Thursday, 16 October 2014

Blog Action Day - Inequality

Without much notice, I agreed to take part in Blog Action Day which happens each year, and where thousands of bloggers throughout the world unite in blogging about a particular issue.  I had hoped to write several articles, but, coming in a busy week, and with no forward planning, this will have to do. 

The theme this year is inequality.  Immediately, my mind went into overdrive.  Inequality.  We live in an unequal world.  I live in an unequal society, and in a city where inequality is all around.  What could I pick?  In the UK right now, we see the rise of new right wing racists in UKIP.  We see the poor and disabled derided by politicians.  Islamophobia, homophobia, xenophobia and anti-Semitism are rife.  But I will concentrate on gender equality.

50% of the population (give or take a few hundredths of a percent) is male.  50% is female.  Over the last century, women, historically seen as the property and servants of men, have achieved the vote, equal pay (supposedly) and equal rights (supposedly).  Yet misogyny and discrimination live on.

When Margaret Thatcher died (and, don't get me wrong, I am no fan), a lot of the commentary seemed to centre on her womanhood - her lack of femininity, the fact that she was a cow, a bitch, a witch.  Although it was right to mention the fact that she was the first woman PM in the UK, I felt that much of the commentary was inappropriate.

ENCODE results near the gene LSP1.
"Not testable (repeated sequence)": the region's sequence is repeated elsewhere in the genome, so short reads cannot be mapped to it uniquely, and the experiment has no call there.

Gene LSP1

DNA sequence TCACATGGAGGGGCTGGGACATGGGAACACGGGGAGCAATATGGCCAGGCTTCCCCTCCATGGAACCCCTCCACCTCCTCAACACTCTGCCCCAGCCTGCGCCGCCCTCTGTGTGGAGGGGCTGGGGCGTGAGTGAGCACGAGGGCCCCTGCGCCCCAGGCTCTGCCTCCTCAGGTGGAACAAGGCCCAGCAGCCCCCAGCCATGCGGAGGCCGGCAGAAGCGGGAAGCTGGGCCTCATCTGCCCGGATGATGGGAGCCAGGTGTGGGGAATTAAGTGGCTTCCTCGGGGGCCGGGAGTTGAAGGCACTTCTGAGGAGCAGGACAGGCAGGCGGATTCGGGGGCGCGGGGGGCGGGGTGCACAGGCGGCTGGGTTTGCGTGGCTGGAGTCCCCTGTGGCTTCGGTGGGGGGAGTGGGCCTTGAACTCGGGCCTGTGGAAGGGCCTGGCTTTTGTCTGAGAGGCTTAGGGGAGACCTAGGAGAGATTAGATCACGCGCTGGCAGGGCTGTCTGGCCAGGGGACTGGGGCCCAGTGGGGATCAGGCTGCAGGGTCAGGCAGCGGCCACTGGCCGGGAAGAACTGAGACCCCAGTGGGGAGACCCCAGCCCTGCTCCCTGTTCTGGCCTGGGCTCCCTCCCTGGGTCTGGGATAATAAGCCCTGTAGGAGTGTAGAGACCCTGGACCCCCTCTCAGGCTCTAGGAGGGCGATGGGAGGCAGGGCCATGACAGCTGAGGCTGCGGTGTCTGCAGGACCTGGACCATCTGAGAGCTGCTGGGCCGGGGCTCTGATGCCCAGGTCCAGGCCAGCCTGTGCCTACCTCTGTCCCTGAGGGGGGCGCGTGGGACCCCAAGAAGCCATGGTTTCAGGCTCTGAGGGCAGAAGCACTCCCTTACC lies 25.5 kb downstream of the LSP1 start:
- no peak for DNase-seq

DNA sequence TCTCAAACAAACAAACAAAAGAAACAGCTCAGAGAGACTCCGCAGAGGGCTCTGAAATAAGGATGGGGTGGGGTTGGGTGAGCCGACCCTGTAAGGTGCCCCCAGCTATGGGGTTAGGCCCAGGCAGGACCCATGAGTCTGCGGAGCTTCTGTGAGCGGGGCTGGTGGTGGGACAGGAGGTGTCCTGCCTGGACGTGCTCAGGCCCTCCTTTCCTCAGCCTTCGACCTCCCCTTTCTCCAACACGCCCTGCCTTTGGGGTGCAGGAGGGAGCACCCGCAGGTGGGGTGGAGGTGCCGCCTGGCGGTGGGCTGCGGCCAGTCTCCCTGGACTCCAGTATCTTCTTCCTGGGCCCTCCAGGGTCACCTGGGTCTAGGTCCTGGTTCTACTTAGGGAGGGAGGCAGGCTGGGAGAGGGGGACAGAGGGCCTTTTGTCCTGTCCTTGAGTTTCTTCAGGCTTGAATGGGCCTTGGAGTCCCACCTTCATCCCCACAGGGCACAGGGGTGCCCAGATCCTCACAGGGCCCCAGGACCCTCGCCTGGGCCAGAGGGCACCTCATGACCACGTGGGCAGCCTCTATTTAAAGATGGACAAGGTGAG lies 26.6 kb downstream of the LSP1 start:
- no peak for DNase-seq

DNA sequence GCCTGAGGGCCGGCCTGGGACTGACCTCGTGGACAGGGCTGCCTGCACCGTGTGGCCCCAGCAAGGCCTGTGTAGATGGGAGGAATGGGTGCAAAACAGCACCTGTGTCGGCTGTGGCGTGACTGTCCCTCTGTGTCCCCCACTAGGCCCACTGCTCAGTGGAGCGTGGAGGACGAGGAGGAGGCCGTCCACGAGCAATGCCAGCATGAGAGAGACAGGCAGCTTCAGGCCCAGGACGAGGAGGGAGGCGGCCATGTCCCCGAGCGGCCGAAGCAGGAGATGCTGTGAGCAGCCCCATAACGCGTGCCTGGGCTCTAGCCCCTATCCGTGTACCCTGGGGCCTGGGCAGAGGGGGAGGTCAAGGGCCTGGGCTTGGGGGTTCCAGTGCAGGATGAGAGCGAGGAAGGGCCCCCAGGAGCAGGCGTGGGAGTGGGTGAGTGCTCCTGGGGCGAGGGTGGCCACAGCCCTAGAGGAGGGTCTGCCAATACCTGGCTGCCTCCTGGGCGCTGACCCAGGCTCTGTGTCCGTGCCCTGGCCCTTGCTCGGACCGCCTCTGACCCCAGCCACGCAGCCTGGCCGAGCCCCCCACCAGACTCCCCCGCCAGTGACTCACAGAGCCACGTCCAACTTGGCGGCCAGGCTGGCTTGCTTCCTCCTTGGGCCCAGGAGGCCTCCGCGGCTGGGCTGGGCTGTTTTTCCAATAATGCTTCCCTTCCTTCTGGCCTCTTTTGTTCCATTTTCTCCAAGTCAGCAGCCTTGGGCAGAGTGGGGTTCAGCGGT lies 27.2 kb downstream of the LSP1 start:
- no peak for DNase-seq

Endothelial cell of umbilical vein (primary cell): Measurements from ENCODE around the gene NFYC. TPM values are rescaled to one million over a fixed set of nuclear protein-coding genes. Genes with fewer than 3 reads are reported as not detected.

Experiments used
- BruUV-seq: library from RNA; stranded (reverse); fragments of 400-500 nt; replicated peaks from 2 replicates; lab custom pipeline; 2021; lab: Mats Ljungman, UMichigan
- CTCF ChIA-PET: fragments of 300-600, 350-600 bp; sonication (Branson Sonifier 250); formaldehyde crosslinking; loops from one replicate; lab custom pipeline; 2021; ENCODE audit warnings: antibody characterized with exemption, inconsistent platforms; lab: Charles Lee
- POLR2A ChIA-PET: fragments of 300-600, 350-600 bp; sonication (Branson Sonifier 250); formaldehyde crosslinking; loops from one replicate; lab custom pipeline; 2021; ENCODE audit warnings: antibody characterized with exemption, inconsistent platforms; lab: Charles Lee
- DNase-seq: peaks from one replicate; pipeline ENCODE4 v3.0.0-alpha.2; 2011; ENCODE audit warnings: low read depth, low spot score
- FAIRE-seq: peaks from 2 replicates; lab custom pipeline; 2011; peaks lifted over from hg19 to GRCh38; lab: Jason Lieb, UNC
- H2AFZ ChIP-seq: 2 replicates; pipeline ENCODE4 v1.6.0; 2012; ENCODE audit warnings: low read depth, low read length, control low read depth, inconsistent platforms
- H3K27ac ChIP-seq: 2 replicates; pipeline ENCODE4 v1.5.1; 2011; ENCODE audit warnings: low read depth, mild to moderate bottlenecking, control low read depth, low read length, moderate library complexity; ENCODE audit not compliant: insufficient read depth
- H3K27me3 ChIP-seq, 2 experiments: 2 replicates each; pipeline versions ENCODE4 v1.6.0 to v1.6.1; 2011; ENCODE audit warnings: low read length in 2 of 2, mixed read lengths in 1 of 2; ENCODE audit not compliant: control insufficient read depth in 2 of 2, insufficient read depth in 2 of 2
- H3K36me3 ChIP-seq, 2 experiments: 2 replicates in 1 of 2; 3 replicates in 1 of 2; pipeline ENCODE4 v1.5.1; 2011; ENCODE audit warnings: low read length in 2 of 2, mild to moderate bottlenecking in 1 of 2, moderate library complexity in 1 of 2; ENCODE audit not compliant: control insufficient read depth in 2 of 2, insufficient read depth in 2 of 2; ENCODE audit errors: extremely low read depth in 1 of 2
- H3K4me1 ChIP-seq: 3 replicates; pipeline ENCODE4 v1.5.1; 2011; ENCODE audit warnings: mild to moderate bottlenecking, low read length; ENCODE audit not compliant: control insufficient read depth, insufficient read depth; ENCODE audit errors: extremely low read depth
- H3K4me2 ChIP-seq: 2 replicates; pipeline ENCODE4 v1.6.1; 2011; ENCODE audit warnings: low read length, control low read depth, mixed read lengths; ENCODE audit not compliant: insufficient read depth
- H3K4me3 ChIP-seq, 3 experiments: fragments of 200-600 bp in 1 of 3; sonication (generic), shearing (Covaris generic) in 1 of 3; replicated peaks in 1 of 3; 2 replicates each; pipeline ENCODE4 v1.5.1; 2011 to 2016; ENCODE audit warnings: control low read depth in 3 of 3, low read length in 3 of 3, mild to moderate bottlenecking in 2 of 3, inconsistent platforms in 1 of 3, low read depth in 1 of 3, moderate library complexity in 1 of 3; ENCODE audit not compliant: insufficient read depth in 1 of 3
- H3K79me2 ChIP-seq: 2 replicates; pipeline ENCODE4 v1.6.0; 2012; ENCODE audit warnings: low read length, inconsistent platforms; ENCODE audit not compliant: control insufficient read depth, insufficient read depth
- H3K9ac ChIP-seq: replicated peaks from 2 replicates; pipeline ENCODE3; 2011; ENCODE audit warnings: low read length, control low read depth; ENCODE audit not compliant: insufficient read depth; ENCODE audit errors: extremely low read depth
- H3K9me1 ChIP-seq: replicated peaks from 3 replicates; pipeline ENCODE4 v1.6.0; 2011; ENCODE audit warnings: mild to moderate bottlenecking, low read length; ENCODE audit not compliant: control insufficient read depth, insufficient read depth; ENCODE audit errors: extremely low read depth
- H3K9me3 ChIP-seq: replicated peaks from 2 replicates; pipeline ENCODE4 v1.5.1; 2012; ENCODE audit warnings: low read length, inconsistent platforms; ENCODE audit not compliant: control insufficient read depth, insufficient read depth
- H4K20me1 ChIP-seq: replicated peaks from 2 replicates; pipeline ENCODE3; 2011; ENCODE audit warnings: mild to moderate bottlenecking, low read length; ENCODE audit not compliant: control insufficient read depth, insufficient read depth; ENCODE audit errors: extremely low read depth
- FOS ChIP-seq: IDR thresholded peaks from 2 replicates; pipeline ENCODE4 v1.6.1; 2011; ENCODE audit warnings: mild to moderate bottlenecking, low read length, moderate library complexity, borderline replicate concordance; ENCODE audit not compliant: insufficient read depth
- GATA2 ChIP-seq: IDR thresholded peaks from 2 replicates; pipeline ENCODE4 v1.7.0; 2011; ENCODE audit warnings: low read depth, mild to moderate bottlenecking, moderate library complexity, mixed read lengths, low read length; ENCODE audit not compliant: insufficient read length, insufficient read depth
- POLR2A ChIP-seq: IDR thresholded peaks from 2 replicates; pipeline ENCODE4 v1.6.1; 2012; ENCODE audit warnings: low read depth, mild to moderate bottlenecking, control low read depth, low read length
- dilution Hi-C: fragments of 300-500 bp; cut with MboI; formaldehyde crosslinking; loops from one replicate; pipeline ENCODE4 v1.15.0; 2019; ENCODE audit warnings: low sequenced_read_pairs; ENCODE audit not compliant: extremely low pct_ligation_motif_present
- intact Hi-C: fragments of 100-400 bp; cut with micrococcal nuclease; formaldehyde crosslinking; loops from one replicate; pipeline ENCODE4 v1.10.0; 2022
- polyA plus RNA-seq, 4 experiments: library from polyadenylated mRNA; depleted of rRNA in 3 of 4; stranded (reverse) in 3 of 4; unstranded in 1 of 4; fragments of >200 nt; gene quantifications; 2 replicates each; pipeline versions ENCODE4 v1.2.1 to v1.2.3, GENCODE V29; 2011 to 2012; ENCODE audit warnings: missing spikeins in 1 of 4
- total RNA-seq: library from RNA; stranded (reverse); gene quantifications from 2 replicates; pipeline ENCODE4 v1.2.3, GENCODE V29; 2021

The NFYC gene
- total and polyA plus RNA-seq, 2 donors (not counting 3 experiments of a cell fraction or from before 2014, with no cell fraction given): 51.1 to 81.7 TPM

Women everywhere are subject to personal comments about their appearance, or sexual allure.  They are told by most church leaders that they can do the flowers and make the tea, but cannot take office.  They are expected to be homemakers and domestic goddesses, and a constant stream of media ensures they feel that they fail in their womanly duties.

This is wrong.  It is simply wrong.  Men and women are equal.  Sure, they have a different biology, and sure that sometimes influences different character traits.  Sure, men are larger and stronger.  All the more reason to make sure women are not disadvantaged.  I am proud to be a feminist (if a man may be).  I see no reason why all opportunities open to men should not be open to women.  I believe that no-one should be seen as a sexual object, should suffer personal comments on their appearance, should be put into a box because of their sex.

This is a challenge.  I recognise in myself that I have sometimes taken male privilege for granted.  I ask you, dear reader, what have you done to minimise sexual inequality?  Do you make unwelcome comments?  Do you assume a women will be good or bad at a certain task?  Do you recognise the worth of all?

Women are not yet equal in the UK.  One day, I hope they will be.

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